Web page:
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The First Black-Owned Clean Makeup Brand at Sephora Just Hit Stores

With LYS Beauty, founder Tisha Thompson set out to create an inclusive and affordable clean beauty brand.
By Renee Cherry
September 09, 2021
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Over the past 18 years, Tisha Thompson has worked in the beauty industry in various capacities. Originally an accountant and makeup artist on the side, she then transitioned into the product development and marketing side of beauty, a role that gave her a "front-row seat" to product performance and application, an opportunity that delighted her as a makeup artist.

Throughout the years, Thompson noticed a glaring lack of representation in the beauty world and made an effort to push for change. "As I climbed the corporate ladder, I had more autonomy to be able to say, 'Hey, I'd love to do more to showcase diversity and more to showcase communities we may not be creating a product for,'" she says. While vice president of marketing and innovation of the beauty brand PUR, she helped develop a foundation line with 100 (yes, 100) different shades which launched in 2019. Shortly after, she decided it was time for another career transition — this time she'd continue to move the needle as a brand founder. (Related: Black-Owned Beauty Brands You'll Love for Great Hair, Skin, and More)

Thompson went on to launch LYS Beauty (which stands for "love yourself") in February 2021. It hit the Sephora website shortly thereafter and became the first Black-owned makeup brand to meet retailer's Clean at Sephora guidelines. Today, LYS Beauty debuts at Sephora stores nationally.

In February, LYS Beauty launched with a Triple Fix Serum Foundation (Buy It, $22, sephora.com), Secure Skin Gripping Serum Primer (Buy It, $20, sephora.com), No Limits Matte Bronzer (Buy It, $18, sephora.com), Higher Standard Satin Matte Cream Blush (Buy It, $16, sephora.com), Triple Fix Setting Powder (Buy It, $18, sephora.com), and Speak Love Glossy Lip Treatment Oil (Buy It, $12, sephora.com), all under $30 and informed by Thompson's background as a makeup artist.

"Having insight from being on the front line made it so much easier for me to create products that are easy to use, that are functional, that work and perform," says Thompson. The Serum Foundation, in particular, has become the brand's hero product. "With the shade range, we wanted to make sure that there were options for golden, neutral, pink, and red undertones for each shade," she says. They're lightweight yet pigmented enough to show up on all skin tones, a rarity in the clean beauty space, she says. (Related: Why You Should Consider Buying Clean Beauty Products)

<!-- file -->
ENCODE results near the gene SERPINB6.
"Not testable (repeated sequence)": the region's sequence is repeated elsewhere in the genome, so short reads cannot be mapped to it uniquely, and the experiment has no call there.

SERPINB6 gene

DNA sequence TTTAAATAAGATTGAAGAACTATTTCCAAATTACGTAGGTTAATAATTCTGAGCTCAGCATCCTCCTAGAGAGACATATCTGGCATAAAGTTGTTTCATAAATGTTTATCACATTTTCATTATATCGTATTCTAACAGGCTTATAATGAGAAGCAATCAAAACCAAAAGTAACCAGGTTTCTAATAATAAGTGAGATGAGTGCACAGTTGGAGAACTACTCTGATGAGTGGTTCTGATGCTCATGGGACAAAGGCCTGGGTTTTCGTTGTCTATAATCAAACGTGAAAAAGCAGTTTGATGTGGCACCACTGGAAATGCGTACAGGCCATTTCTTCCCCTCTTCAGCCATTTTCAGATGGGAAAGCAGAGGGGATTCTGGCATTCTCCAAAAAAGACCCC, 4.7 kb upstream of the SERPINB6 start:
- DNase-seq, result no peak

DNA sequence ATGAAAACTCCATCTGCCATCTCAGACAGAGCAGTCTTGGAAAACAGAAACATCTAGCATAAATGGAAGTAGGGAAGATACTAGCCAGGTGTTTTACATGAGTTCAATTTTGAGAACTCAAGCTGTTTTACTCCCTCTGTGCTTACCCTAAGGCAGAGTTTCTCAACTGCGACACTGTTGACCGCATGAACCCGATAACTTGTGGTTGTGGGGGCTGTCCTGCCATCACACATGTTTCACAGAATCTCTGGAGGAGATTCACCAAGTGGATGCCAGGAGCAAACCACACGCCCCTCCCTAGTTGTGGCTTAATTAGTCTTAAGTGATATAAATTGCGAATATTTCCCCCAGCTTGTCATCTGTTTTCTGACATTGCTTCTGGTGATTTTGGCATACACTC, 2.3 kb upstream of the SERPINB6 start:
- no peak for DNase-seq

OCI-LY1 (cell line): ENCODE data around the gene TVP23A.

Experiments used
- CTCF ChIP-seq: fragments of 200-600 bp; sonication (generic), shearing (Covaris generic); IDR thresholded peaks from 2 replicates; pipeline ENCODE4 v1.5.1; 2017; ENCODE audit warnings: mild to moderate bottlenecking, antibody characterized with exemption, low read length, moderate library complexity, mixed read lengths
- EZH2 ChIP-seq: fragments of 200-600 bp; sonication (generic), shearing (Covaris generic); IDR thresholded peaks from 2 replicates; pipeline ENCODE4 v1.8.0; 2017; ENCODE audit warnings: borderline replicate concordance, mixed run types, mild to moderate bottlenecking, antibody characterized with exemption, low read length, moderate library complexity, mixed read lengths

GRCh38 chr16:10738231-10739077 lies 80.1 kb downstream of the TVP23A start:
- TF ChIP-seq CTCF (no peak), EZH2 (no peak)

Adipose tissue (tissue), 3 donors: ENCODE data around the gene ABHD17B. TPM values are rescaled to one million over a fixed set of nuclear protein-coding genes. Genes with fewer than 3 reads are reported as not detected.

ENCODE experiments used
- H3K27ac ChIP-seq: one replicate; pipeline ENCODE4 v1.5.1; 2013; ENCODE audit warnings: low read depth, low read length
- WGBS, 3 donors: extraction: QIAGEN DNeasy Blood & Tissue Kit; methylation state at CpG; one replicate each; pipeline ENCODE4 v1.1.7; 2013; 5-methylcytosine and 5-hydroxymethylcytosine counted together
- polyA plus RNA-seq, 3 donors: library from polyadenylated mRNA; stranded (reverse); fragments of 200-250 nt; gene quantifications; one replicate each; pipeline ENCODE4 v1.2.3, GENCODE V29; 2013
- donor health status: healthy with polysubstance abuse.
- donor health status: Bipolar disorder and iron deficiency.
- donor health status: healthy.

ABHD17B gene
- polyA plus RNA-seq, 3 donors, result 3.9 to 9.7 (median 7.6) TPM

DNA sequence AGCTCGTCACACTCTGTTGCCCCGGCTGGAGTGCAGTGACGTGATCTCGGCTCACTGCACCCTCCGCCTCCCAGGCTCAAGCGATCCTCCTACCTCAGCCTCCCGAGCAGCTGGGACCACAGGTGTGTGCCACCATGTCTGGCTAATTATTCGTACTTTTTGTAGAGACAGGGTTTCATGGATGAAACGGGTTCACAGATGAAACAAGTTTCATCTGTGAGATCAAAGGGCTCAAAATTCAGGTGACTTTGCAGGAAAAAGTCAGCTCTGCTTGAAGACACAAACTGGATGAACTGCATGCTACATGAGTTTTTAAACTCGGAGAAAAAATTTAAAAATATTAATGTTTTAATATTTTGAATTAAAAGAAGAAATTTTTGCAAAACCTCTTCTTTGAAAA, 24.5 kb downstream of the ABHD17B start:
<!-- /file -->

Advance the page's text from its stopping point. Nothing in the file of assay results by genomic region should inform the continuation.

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FYI, "clean" doesn't have a standardized definition in the beauty industry. Thompson wanted LYS Beauty to meet the requirements for the Clean at Sephora seal — and then go beyond it. "We look at that, honestly, as a baseline," she says. "That is just to even be in the conversation, to even say things are 'clean,' but we go a step further. We don't use fragrance, silicones, PEGs, glycols." (FYI, fragrance is a common cause of allergic contact dermatitis; silicones are controversial because of their potential effects on the environment once they're washed down the drain; and PEGs and glycols are controversial because they are petroleum-derived.)

That's not to say that Thompson only wanted to focus on what was to be excluded from the products. She wanted to formulate them with ingredients that would benefit skin. She describes the makeup products as "skin-care infused," noting that they were made with common concerns among people of color in mind. "A lot of times you see brands focus on anti-aging and we do have ingredients that could target that," she says. "But one of the biggest things brands don't really focus on is hyperpigmentation and dark spots, and a lot of women of color have challenges with that. So I made sure that almost every product we create has ingredients to help improve that." (Related: How to Deal with Hyperpigmentation In Your Skin)

In launching LYS Beauty, Thompson hoped to fill a persistent gap in the clean beauty space. It seems to be lagging behind the industry as a whole when it comes to speaking to a diverse group of customers, she says, attributing the issue to a lack of women of color in head positions at clean beauty companies. "Creating the products to make sure that they work for everybody and being diverse can't be an afterthought," she says. "It has to be a part of your strategy."